Removing yourself from the internet sounds impossible, and ultimately, it is. But you don’t need to purge every last scrap of personal data to enjoy a more private and safer lifestyle, with fewer distractions and less exposure to risk, both online and off.
Why you would want to remove your personal data from the internet
There are many reasons to want to reduce your online footprint. Chances are, the ones you’re aware of are just the tip of the iceberg.
Reducing everyday nuisances
In a recent survey of 2,310 Americans, Incogni found that a staggering 97% received spam emails, 94% had their days interrupted with robocalls, 90% were targeted by scammers, and 80% were aware of personal data breaches.
All these marketers, scammers, and hackers need your personal data to do their work. They get virtually everything they need online, often prepackaged and ready to abuse.
Managing long-term costs
Lenders and insurance companies are particularly interested in learning as much about you as they can. You don’t want to see your loan application denied or insurance premiums go up because of something in your distant past, the products you buy, or your online activities.
Avoiding some serious dangers
Discrimination is serious enough, but your online footprint can also increase your chances of falling victim to fraud, harassment, stalking, and even identity theft. Read on to see the kind of personal information out there and judge for yourself if this is a risk you’re willing to take.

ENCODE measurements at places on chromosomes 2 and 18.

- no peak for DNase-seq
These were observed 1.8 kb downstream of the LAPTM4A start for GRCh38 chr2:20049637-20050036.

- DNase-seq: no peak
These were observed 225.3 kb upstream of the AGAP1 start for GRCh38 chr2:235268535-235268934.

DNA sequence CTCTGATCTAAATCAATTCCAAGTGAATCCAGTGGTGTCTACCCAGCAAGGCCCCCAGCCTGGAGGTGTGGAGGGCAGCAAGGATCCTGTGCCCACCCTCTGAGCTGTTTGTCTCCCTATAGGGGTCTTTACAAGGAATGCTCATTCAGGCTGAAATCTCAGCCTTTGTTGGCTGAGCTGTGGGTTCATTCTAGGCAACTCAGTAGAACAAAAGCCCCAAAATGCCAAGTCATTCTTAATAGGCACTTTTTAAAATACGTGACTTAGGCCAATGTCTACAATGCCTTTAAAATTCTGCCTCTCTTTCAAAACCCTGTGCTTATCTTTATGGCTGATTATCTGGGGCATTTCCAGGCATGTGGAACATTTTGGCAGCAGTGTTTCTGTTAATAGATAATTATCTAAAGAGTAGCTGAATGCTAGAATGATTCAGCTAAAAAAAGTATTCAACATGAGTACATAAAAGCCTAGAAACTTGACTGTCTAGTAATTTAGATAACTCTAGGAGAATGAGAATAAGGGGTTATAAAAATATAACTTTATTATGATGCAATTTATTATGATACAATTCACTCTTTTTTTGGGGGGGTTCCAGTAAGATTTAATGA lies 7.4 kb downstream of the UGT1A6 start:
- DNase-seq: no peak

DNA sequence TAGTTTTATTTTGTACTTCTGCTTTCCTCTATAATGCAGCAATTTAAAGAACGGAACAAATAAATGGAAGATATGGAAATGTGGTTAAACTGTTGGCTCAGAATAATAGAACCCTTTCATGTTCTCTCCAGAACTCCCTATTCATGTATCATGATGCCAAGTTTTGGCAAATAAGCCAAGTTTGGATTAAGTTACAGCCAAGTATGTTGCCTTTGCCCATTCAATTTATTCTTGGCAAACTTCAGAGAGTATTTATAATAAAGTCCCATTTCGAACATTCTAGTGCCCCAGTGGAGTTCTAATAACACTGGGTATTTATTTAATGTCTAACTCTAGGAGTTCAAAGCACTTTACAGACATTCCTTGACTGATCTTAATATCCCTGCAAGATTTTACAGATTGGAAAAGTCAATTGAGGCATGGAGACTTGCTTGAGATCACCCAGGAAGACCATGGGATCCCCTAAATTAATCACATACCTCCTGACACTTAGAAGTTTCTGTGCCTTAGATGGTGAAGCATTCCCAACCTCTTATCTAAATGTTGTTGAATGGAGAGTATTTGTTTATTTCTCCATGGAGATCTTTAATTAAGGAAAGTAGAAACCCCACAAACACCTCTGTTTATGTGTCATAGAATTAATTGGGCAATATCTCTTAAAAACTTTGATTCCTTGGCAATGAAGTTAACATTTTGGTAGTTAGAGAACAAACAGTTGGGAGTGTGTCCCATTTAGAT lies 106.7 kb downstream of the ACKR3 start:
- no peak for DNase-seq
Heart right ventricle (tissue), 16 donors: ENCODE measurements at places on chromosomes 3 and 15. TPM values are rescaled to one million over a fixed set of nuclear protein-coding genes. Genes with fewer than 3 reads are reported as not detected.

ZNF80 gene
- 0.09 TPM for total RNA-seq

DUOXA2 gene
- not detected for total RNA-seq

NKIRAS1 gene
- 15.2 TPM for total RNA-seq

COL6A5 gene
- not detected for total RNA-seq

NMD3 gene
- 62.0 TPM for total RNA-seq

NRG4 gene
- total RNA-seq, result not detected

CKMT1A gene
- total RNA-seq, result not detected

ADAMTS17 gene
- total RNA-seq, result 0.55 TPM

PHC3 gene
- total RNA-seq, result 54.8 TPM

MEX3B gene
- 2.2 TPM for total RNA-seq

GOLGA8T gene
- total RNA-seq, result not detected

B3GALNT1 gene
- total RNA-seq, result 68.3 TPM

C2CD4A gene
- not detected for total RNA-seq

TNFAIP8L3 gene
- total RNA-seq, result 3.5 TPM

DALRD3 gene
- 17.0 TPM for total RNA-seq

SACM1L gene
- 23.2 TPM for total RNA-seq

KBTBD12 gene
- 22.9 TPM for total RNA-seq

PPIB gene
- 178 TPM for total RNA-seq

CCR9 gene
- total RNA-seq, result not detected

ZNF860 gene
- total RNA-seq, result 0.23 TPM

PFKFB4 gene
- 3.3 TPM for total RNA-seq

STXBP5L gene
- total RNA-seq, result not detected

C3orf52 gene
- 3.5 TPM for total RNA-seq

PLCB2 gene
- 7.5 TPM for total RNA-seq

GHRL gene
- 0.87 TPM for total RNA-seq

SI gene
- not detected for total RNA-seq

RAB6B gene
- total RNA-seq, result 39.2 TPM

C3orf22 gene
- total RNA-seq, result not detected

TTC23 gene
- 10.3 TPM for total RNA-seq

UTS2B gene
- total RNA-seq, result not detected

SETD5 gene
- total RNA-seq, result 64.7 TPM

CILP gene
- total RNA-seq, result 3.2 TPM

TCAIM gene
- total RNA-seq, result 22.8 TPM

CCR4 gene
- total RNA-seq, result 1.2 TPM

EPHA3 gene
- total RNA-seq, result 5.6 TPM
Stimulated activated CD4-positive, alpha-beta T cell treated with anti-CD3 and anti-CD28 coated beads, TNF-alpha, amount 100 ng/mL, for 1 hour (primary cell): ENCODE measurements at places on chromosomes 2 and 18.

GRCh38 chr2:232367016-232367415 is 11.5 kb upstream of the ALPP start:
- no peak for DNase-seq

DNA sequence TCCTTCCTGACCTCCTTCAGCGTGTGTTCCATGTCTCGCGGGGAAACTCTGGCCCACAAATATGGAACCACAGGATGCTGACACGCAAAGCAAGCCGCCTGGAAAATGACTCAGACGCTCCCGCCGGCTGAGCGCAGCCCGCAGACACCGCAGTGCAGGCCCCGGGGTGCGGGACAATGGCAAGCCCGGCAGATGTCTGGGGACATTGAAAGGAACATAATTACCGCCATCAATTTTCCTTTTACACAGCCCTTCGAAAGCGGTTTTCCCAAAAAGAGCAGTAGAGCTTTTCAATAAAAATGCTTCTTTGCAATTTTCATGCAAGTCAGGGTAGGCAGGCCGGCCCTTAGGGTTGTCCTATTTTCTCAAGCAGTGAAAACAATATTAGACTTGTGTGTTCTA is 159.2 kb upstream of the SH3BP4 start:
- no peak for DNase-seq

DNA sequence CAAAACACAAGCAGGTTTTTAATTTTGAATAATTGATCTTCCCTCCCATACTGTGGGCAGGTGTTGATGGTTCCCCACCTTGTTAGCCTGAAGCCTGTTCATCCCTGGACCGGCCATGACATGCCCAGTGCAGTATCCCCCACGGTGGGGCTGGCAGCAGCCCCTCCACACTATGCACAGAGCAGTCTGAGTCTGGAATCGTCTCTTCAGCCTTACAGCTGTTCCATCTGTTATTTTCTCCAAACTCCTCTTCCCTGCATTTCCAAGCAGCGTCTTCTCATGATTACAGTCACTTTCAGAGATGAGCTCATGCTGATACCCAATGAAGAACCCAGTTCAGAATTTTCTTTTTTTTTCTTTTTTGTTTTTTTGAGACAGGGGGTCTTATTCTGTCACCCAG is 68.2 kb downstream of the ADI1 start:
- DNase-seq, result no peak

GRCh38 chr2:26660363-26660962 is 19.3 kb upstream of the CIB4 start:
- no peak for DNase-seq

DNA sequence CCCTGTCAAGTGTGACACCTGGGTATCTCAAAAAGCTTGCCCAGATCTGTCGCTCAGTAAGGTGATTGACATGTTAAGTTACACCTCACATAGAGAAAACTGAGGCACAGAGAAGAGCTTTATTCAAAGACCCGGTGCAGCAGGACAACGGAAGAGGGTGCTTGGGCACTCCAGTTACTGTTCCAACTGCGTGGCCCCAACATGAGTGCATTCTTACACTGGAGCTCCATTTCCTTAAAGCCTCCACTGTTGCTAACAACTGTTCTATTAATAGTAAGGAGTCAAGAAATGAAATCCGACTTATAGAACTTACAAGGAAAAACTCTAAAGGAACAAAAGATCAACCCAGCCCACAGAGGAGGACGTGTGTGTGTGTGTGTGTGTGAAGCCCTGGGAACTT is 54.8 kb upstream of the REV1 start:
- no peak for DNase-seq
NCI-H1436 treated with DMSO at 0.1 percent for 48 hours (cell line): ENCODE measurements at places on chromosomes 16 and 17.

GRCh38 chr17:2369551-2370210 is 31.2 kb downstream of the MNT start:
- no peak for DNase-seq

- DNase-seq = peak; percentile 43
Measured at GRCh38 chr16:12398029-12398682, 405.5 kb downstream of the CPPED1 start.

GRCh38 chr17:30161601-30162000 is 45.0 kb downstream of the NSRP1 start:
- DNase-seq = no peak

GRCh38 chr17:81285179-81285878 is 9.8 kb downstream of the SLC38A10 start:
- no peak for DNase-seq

Where they’re getting your information
Where are these marketers, scammers, stalkers, thieves, and corporations getting your information?
#1. Public Records
Public records are part and parcel of living in a robust democracy. Property titles, court records, and voter registration records are just some examples of the kinds of information that are considered part of the public record.
#2. Your own worst enemy?
You’re one of the biggest and best sources of your personal information on the internet. Think of all the places online you’ve entered your email address and phone number, probably associating both with your real name and street address.